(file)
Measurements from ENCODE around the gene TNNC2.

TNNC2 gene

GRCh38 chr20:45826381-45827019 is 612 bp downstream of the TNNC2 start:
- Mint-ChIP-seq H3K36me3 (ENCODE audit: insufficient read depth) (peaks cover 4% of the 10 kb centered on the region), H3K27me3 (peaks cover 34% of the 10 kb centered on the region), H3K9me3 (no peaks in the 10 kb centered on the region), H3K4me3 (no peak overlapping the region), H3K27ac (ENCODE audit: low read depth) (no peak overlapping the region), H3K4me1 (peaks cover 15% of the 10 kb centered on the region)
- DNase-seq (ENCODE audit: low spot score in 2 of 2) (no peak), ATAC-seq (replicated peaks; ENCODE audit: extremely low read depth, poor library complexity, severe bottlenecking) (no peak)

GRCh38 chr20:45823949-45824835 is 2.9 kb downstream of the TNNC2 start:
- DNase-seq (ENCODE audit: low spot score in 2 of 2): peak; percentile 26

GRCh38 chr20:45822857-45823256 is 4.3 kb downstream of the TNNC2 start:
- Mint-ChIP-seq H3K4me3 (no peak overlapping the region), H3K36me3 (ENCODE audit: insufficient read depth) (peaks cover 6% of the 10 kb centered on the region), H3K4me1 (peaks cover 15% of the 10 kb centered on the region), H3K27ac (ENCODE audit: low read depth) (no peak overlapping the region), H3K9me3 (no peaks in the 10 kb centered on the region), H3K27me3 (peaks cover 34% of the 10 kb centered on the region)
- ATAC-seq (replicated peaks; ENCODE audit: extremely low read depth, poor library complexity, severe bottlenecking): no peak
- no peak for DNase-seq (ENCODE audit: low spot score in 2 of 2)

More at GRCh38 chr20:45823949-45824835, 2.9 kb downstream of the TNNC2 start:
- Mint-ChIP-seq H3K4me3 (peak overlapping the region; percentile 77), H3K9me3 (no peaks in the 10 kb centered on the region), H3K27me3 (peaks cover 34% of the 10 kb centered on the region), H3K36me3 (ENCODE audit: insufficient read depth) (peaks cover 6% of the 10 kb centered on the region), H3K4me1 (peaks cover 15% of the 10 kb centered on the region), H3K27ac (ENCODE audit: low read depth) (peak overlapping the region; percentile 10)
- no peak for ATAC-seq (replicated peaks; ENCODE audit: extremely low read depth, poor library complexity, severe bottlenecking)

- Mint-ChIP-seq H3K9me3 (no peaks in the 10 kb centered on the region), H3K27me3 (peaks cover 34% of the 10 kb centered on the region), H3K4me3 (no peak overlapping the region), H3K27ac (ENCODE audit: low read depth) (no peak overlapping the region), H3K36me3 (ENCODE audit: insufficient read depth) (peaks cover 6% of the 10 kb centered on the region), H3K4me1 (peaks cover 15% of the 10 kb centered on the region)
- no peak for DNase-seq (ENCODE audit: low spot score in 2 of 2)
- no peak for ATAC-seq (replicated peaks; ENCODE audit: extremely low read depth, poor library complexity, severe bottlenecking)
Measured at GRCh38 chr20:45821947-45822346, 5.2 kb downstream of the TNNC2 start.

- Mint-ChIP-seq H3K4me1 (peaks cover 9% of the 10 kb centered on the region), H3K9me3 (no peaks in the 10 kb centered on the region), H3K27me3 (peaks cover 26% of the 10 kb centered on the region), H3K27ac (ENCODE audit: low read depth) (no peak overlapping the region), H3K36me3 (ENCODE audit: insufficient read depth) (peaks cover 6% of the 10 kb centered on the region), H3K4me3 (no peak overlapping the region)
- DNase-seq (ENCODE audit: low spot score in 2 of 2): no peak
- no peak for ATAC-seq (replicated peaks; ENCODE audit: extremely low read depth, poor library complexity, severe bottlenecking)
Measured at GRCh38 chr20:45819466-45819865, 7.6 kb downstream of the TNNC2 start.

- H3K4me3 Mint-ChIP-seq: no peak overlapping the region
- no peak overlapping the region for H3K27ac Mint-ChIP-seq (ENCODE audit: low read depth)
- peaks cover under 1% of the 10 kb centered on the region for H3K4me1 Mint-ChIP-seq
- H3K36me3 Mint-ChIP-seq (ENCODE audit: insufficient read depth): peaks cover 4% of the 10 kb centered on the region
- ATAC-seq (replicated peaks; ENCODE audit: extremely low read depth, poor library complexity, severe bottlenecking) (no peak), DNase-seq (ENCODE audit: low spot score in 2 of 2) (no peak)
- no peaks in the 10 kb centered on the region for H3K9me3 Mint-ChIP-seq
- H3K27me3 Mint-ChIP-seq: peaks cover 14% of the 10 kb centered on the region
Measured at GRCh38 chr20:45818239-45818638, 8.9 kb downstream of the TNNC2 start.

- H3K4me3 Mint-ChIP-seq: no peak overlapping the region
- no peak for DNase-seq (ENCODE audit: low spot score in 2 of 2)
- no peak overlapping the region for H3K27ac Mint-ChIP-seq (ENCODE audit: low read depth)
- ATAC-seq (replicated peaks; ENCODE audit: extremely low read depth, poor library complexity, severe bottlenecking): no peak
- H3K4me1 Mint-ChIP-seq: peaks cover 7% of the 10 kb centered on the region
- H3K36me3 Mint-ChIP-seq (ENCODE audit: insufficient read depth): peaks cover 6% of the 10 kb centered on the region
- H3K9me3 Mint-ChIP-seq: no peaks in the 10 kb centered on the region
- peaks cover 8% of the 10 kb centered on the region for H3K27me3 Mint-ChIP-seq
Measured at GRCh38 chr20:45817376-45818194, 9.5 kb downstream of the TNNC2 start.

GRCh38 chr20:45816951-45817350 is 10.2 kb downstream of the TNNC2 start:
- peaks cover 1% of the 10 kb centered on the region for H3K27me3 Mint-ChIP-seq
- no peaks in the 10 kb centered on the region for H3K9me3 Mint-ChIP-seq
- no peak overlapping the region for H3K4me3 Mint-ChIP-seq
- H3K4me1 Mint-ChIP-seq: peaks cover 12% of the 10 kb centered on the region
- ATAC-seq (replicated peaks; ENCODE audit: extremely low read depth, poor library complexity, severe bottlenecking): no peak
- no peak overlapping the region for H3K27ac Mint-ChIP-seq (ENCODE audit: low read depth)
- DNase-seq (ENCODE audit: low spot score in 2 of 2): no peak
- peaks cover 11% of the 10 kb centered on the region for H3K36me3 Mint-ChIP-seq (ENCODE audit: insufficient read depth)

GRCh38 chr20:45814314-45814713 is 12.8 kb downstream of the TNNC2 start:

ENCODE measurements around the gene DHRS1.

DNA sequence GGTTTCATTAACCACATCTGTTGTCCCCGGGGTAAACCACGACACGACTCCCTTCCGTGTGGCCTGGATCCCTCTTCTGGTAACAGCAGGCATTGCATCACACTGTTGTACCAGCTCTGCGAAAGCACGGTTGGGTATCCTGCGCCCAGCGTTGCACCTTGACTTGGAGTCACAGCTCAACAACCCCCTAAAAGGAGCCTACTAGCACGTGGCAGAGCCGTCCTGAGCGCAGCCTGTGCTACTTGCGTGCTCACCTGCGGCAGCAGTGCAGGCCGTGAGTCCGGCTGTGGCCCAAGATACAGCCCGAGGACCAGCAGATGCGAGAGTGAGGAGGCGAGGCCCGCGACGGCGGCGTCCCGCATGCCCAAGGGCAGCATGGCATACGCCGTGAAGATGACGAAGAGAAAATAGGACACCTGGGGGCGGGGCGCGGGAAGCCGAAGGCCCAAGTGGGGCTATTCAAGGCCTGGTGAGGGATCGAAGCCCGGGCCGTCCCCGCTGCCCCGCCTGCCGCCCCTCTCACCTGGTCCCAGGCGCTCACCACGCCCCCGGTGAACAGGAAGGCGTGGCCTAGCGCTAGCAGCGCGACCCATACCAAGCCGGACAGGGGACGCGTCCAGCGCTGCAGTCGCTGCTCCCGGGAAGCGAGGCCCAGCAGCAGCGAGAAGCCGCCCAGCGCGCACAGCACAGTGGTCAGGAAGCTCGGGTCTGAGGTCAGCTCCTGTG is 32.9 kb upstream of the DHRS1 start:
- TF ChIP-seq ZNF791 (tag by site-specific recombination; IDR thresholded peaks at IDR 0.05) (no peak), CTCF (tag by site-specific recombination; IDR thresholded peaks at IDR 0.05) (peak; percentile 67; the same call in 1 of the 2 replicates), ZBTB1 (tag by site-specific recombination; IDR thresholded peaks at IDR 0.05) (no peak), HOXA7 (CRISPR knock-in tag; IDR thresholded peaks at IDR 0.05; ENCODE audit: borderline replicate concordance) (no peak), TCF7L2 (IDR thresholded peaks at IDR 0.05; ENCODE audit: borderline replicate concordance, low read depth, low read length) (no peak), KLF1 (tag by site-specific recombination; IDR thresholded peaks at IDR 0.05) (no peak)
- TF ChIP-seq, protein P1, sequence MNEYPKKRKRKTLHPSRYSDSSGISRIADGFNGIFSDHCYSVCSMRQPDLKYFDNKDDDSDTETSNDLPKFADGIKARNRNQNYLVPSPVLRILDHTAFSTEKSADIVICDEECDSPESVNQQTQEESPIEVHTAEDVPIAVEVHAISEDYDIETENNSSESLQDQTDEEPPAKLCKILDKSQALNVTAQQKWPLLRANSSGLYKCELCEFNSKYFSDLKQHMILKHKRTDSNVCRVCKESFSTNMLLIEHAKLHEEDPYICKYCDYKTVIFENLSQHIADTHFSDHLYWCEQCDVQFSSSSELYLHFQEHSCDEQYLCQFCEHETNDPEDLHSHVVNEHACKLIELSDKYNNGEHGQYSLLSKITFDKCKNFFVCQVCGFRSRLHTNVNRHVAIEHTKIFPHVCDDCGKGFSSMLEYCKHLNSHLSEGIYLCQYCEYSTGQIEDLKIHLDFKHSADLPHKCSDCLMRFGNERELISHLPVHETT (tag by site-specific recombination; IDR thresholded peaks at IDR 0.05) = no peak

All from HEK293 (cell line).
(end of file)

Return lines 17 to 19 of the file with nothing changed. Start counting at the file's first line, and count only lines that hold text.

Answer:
- no peak for ATAC-seq (replicated peaks; ENCODE audit: extremely low read depth, poor library complexity, severe bottlenecking)
Measured at GRCh38 chr20:45821947-45822346, 5.2 kb downstream of the TNNC2 start.

- Mint-ChIP-seq H3K4me1 (peaks cover 9% of the 10 kb centered on the region), H3K9me3 (no peaks in the 10 kb centered on the region), H3K27me3 (peaks cover 26% of the 10 kb centered on the region), H3K27ac (ENCODE audit: low read depth) (no peak overlapping the region), H3K36me3 (ENCODE audit: insufficient read depth) (peaks cover 6% of the 10 kb centered on the region), H3K4me3 (no peak overlapping the region)